The Montreal Canadiens have become experts at “stealing” victories thanks to conservative defense, great goaltending and timely offense. Tonight, however, the Pittsburgh Penguins practically dropped victory in their laps.
Montreal Canadiens 5, Pittsburgh Penguins 2
Canadiens win series 4-3
Sidney Crosby and Marc-Andre Fleury set the tone for the game … the only problem was that they set the wrong tone. Crosby took a foolish boarding penalty 10 seconds into the game and Fleury allowed a goal on that powerplay only 32 seconds in. Crosby ended up with a -2 rating in Game 7 while Fleury didn’t even make it past the second period after allowing 4 back-breaking goals.
Let’s not to take anything away from the Habs’ spirited performance, though. Mike Cammalleri and Brian Gionta were amazing in the series, scoring an astounding 11 goals between them in those seven games. Jaroslav Halak had yet another great elimination game performance, making some huge third period saves to maintain what was then a two-goal lead. Halak is now an outstanding 5-0 in do-or-die games this playoffs. While I think that the Penguins shot themselves in the foot multiple times in this game, the Habs showed killer instinct time and time again to make them pay for almost every mistake.
Montreal awaits the winner of the Flyers-Bruins series, which heads to a Game 7 of its own after Philadelphia defeated Boston 2-1 in Game 6. Whether it is the Bruins or the Flyers, the Habs may actually find themselves in an unfamiliar position: as the prohibitive favorites.
The Penguins closed out the Mellon Arena with an up-and-down game (or is it a down-slightly up-then down again game?). Pens fans should have mixed feelings about this season. The negative view is that the team had a golden opportunity for a stunning third consecutive Stanley Cup Finals run but couldn’t get past the underdog Canadiens or their own errors. That being said, you’d have to be a pretty spoiled fan to expect them to make it there year after year. The team has issues to address – the unrestricted free agent status of Sergei Gonchar is the first thing that comes to mind – but they also still have their young nucleus in place. Despite highs and lows Crosby, Fleury, Evgeni Malkin and Jordan Staal will live to fight another day.
Does that mean they ended their season without regrets? No, there’s certainly reason to ask “What if?” but the bottom line is that they couldn’t crack the Canadiens code. Give the Habs credit, though; they earned this win.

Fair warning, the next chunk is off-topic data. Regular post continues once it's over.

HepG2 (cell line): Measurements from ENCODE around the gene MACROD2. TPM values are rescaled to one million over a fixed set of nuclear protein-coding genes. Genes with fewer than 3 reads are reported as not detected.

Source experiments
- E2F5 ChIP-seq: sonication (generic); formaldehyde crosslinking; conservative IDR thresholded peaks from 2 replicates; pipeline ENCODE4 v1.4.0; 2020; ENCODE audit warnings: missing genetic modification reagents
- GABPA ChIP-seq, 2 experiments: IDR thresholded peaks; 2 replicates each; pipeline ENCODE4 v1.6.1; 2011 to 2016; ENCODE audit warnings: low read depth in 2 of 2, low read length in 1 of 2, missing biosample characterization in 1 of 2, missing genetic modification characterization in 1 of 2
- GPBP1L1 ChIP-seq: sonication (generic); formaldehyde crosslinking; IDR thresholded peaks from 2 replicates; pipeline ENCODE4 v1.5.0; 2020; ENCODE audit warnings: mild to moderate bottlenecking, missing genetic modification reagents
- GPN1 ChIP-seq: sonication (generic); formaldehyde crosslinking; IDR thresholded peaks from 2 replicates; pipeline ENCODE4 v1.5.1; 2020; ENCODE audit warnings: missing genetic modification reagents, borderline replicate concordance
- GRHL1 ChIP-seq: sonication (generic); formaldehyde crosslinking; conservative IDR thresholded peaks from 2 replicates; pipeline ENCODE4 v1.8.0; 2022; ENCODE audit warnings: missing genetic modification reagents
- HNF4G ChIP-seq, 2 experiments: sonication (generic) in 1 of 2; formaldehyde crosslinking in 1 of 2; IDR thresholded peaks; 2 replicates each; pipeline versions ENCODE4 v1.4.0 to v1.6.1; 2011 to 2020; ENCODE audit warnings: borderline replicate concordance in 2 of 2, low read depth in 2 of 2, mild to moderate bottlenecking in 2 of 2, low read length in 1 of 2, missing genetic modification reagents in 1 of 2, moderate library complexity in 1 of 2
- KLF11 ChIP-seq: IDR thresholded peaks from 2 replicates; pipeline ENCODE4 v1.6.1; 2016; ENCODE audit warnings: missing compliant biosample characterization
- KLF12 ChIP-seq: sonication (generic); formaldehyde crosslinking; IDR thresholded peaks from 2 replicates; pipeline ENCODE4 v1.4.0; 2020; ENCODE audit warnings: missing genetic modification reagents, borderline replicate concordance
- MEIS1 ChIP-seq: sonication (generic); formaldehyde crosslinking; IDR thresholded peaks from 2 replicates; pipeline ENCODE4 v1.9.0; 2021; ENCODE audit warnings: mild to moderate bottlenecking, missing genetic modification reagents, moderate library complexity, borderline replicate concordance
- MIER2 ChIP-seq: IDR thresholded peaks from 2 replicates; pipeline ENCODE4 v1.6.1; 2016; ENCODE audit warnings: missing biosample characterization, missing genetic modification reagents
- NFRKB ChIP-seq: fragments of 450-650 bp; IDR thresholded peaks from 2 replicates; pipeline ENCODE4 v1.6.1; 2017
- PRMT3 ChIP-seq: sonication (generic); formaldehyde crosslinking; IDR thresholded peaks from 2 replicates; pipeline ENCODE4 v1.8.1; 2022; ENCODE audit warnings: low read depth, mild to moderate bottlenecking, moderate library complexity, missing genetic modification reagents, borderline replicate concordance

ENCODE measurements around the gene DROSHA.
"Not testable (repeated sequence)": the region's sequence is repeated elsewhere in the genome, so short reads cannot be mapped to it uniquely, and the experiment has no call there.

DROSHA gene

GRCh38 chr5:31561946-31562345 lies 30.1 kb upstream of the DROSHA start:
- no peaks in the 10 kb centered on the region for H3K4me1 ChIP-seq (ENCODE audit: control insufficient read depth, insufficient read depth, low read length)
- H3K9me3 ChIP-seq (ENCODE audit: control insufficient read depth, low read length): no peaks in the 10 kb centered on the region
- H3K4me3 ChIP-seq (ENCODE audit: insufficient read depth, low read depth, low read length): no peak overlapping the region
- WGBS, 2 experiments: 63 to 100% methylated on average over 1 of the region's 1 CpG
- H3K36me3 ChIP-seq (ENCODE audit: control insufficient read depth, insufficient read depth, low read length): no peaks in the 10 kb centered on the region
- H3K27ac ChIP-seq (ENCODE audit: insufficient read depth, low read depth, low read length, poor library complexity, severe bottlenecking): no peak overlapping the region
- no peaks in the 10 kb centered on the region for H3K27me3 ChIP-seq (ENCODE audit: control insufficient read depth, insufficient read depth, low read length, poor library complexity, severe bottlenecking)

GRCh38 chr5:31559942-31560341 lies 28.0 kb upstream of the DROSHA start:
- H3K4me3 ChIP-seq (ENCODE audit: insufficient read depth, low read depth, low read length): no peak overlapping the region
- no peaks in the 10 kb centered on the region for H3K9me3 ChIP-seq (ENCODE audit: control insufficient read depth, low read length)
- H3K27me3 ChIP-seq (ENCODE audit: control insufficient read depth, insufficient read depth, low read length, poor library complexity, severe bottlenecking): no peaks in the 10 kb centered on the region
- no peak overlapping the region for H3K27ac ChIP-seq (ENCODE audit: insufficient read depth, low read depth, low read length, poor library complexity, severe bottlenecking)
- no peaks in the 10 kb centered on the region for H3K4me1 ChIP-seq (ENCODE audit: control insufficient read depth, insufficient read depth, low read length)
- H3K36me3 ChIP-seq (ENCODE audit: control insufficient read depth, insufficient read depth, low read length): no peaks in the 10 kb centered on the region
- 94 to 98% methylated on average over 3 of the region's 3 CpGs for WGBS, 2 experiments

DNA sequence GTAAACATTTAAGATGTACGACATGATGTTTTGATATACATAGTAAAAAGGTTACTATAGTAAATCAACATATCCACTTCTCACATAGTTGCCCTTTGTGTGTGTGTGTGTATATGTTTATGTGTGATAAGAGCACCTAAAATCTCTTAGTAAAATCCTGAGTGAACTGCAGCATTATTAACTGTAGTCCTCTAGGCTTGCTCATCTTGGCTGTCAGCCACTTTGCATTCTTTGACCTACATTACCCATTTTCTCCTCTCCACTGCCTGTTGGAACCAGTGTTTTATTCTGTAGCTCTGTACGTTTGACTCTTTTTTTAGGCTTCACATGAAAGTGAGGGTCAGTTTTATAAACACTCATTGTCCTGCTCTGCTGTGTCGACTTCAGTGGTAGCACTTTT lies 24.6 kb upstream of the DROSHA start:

Milbury, Jones: Tkachuk walked the walk; Kings’ response was embarrassing
The Los Angeles Kings got revenge on Matthew Tkachuk and the Calgary Flames on the scoreboard on Wednesday. But was that 4-1 win enough?
Mike Milbury and Keith Jones provided a lengthy “overtime” segment on NBCSN that brought about some really fascinating takes on the situation between Tkachuk and the Flames versus Drew Doughty and the Los Angeles Kings.
Watch the full video above, as it’s worth your time.
A few interesting lines if you’re (tsk tsk) skipping it:
Milbury: Believes that Doughty didn’t “do enough,” noting that star players sometimes have to stick up for themselves. On the other hand, Tkachuk showed that he can “walk the walk.”
He also gave the Kings a “C-, D+ if not worse” for their overall response. “Fight your own battles,” Milbury said of Doughty.
Jones disagreed to some extent, believing that Kings teammates won’t look at Doughty differently. But Jake Muzzin? He believes that Muzzin’s frequent defensive partner (at least over the years, maybe not this season) backing down from a fight was an embarrassment.
"I don't think the Kings look at Doughty differently…Muzzin to back down from that fight on 1st shift is an embarrassment." – Keith Jones https://t.co/KI9dx8Rirx
For what it’s worth, Drew Doughty has one career fight (against Joe Thornton [!] in 2011-2) while Jake Muzzin’s lone bout came against Andrew Desjardins in 2012-13, according to Hockey Fights. Does that mean they shouldn’t have dropped the gloves on Wednesday? Milbury and Jones seem to believe that they should have answered the bell.
Deep down, the Los Angeles Kings probably realize that their season will end on game 82. Still, they kept their slim playoff hopes alive on Wednesday night … and managed to spite a team they’re growing to hate.
OK, maybe the hate is almost totally focused upon Matthew Tkachuk, yet the disdain for that talented-but-tormenting rookie was palpable.
It didn’t feel like the Kings exacted physical revenge on Tkachuk, but beating his team 4-1 ranked as classic scoreboard vengeance. With that, the Calgary Flames (and by extension the St. Louis Blues) will need to wait to clinch a playoff berth.
Now, as much as tonight was about Tkachuk, the focus was also on a pugnacious player who once dazzled for the Flames: Jarome Iginla.
In what might be Iginla’s final visit to Calgary – at least as an active NHL player – he was one of the best players on the ice. His fitting curtain call included a “Gordie Howe hat trick” with a spirited fight, an assist and a goal.
It’s official: the NHL will hold preseason games in China before next season.
The league made the announcement on Wednesday night: the Los Angeles Kings and Vancouver Canucks will play two exhibitions: one on Sept. 21 (Shanghai) and Sept. 23 (Beijing). How cool is that?
“It is a privilege and an honor for the L.A. Kings to represent the National Hockey League in China as part of these two games against the Vancouver Canucks,” Kings president Luc Robitaille said. “Growing the game of hockey is something we take great pride in and it is a big priority for our hockey club and AEG as a whole. This will be a once-in-a-lifetime experience for our players and our staff, and we are looking forward to the games taking place in two tremendous facilities in two remarkable cities.”